NEW YORK — As if the ruthless air attacks on Lebanese civilians weren’t enough, Israel has been using illegal cluster munitions in populated areas of that country. Human Rights Watch researchers working on the ground in Lebanon have confirmed that an attack with cluster bombs was carried out on the village of Blida on July 19, killing one and wounding at least 12 civilians, including seven children.

This is not the first time that Israel has used these weapons in Lebanon. They were used in 1978 and in the 1980s, although the United States had placed restrictions and a moratorium on their use out of concern for civilian casualties.

According to Human Rights Watch, the use of these munitions in populated civilian areas may violate international humanitarian law.

What makes them particularly lethal is that they consist of a container that breaks open in midair and disperses smaller submunitions. These weapons are designed to explode on impact, just before impact and immediately after impact, saturating an area with flying shards of steel. They generally have a higher explosive charge than antipersonnel land mines.

The failure rate for cluster weapons is between 5 and 30 percent. Failure to explode on impact doesn’t mean they are harmless. On the contrary, they may explode with the slightest touch by a child or other innocent passerby. What makes them even more dangerous is that they become more unstable with each passing year, according to bomb disposal experts working in Laos.

Currently, no treaty specifically regulates cluster munitions, although Additional Protocol I of 1977 to the Geneva Conventions includes some internationally accepted legal standards to assess the problems they cause. While the inevitability of some civilian deaths is recognized, the protocol says that states cannot legally target civilians or engage in indiscriminate attacks.

Cluster munitions have the potential to be indiscriminate because they cannot be precisely targeted. In that regard, Article 51(4)(b) specifically prohibits attacks that “employ a method or means of combat which cannot be directed at a specific military objective.”

Kenneth Roth, executive director of Human Rights Watch, states that “Cluster munitions are unacceptably inaccurate and unreliable weapons when used around civilians, and should never be used in populated areas.”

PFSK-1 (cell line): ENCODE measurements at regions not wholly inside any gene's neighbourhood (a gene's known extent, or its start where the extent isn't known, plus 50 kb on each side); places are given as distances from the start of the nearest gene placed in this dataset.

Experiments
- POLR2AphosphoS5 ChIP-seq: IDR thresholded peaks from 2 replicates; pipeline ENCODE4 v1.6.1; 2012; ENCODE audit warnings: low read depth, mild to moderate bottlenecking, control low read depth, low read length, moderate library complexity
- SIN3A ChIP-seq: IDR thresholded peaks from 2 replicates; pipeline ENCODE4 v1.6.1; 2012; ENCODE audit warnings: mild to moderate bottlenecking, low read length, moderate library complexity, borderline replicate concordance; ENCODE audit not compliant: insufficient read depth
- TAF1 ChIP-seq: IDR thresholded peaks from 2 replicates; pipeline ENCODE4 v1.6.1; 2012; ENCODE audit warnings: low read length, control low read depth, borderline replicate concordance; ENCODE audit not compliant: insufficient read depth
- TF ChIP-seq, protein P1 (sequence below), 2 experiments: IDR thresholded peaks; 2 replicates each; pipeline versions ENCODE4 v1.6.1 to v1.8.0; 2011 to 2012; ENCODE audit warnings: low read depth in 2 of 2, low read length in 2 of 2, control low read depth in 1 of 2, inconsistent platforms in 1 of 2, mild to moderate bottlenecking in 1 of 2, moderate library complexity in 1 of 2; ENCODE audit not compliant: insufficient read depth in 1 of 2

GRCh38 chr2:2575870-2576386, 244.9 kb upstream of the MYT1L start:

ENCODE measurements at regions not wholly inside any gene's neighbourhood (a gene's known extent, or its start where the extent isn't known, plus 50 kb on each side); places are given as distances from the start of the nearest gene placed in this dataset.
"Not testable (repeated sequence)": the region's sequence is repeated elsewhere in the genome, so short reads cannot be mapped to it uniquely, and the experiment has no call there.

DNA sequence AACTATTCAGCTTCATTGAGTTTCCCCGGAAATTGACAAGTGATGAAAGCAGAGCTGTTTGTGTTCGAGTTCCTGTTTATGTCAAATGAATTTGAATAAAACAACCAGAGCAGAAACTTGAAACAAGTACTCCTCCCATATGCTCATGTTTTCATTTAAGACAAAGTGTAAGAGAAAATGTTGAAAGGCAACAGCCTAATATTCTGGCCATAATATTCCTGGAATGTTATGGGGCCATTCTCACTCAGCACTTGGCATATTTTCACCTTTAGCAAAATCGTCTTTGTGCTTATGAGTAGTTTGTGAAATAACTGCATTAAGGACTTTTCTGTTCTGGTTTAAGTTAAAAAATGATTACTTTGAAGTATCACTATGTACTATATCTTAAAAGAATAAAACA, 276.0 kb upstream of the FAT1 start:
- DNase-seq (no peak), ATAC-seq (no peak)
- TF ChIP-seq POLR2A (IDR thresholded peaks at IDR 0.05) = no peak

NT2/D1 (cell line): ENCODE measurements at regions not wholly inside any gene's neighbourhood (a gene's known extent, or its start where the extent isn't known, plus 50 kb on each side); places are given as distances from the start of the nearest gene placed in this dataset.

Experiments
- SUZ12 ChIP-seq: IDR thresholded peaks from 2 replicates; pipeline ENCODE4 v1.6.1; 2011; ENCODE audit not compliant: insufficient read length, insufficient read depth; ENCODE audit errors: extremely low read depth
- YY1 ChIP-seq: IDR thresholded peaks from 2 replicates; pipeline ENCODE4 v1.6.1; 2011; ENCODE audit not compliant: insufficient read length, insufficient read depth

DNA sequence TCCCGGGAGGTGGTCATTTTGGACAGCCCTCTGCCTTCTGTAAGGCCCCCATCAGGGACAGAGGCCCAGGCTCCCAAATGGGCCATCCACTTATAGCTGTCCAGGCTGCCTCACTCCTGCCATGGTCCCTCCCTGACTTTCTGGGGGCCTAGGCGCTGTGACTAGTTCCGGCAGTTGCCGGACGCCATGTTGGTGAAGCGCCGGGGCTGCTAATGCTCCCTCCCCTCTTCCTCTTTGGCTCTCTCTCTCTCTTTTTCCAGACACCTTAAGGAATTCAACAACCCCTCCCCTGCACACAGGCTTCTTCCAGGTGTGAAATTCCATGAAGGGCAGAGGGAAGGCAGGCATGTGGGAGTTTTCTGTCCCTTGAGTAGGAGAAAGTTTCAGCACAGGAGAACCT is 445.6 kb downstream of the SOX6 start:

Human Right Watch researchers were able to document cluster munitions among the arsenal of Israel Defense Forces stationed on the Israeli-Lebanese border. They include the M483A1 Dual-Purpose Improved Conventional Munitions, supplied by the U.S.

As artillery shells, they have a 14 percent failure rate. Unexploded ordnance endangers civilians later. Lebanese security forces have denounced Israel’s use of cluster munitions in its attacks not only on Blida but also on other Lebanese border villages, including attacks earlier this year around the contested Shebaa Farms area.

Because of the high proportion of civilians that have been killed or injured by these weapons, many organizations such as the Red Cross, the Cluster Munition Coalition and the United Nations oppose their use. An international consensus is building against them.

Last February, Belgium became the first country to ban cluster munitions, and Norway announced a moratorium on the same in June.

At present, more states are calling for a new international instrument to deal with them, since it is felt that existing humanitarian law is not sufficient to respond to the issues associated with cluster munitions.

In a recent report entitled “Fatal Strikes: Israel’s Indiscriminate Attacks Against Civilians in Lebanon,” Human Rights Watch states: “By consistently failing to distinguish between combatants and civilians, Israel has violated one of the most fundamental tenets of the laws of war: the duty to carry out attacks only on military targets. The extent of the pattern and the seriousness of the consequences indicate the commission of war crimes.”

The use of cluster munitions only adds a note of desperation in this conflict. Israel should accept widely recognized norms of civilized behavior, even in times of war, and renounce the use of these dangerous weapons.

In a time of both misinformation and too much information, quality journalism is more crucial than ever.
By subscribing, you can help us get the story right.